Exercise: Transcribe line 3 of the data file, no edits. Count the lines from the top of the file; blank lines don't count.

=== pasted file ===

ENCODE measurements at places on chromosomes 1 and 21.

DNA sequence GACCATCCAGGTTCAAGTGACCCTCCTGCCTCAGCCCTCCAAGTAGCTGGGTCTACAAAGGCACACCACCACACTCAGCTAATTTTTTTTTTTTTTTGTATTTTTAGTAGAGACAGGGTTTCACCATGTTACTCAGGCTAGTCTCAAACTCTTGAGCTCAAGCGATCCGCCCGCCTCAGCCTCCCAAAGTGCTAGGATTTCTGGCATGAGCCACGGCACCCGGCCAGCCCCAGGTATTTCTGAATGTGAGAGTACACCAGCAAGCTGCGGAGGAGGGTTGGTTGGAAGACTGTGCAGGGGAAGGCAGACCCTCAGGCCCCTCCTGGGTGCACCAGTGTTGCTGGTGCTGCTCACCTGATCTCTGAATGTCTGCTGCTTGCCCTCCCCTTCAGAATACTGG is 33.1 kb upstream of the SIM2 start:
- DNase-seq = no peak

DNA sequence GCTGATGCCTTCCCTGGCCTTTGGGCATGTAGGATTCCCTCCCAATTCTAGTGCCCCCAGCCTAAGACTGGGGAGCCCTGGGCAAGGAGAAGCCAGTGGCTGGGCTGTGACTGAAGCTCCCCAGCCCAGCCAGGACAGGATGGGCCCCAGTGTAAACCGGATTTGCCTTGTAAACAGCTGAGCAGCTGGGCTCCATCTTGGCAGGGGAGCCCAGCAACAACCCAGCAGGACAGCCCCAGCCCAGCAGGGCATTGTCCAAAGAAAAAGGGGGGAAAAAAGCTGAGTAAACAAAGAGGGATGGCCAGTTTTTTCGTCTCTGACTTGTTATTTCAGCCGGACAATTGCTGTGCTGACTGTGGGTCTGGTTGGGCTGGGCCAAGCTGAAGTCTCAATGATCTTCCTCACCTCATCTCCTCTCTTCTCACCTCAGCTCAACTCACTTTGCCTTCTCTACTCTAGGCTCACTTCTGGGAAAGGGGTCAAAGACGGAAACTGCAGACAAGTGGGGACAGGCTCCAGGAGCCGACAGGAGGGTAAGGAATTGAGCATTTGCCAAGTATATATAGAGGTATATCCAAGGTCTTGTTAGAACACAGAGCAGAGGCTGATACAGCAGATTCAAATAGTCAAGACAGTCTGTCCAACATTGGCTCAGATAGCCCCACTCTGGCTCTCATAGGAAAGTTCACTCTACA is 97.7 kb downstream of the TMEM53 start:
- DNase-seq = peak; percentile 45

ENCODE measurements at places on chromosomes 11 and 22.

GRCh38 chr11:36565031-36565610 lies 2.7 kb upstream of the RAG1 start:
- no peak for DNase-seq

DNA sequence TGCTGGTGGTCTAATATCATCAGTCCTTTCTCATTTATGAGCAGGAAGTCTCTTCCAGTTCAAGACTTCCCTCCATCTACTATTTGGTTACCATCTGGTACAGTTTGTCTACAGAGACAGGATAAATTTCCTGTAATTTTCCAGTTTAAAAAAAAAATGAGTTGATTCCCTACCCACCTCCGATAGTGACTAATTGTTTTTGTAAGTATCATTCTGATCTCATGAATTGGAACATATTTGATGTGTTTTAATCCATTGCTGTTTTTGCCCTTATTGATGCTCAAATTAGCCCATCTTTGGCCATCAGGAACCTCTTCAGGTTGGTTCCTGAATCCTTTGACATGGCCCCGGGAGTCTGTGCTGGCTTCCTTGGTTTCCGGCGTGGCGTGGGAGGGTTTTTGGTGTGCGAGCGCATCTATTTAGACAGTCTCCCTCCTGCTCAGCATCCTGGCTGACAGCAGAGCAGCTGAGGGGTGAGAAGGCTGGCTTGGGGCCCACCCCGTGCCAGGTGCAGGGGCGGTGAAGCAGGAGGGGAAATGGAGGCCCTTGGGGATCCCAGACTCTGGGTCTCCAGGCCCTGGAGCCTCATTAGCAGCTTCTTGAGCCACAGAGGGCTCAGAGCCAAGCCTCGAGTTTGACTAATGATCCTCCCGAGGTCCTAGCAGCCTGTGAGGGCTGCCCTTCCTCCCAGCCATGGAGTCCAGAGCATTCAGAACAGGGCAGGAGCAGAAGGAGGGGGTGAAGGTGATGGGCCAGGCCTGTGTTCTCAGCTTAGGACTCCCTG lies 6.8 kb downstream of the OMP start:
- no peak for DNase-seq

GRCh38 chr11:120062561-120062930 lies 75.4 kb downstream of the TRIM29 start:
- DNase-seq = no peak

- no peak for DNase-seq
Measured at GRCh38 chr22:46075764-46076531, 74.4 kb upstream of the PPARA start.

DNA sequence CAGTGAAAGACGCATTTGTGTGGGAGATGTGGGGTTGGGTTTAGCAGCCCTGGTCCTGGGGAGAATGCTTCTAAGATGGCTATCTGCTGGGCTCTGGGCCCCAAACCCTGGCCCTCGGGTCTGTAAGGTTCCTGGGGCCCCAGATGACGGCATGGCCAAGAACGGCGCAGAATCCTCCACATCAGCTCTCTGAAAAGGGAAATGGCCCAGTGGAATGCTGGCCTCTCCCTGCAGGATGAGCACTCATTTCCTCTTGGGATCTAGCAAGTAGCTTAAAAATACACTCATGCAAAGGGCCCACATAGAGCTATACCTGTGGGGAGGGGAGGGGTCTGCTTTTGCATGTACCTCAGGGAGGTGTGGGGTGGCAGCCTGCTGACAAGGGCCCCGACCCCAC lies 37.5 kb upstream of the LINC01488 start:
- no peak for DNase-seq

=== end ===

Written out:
- DNase-seq = no peak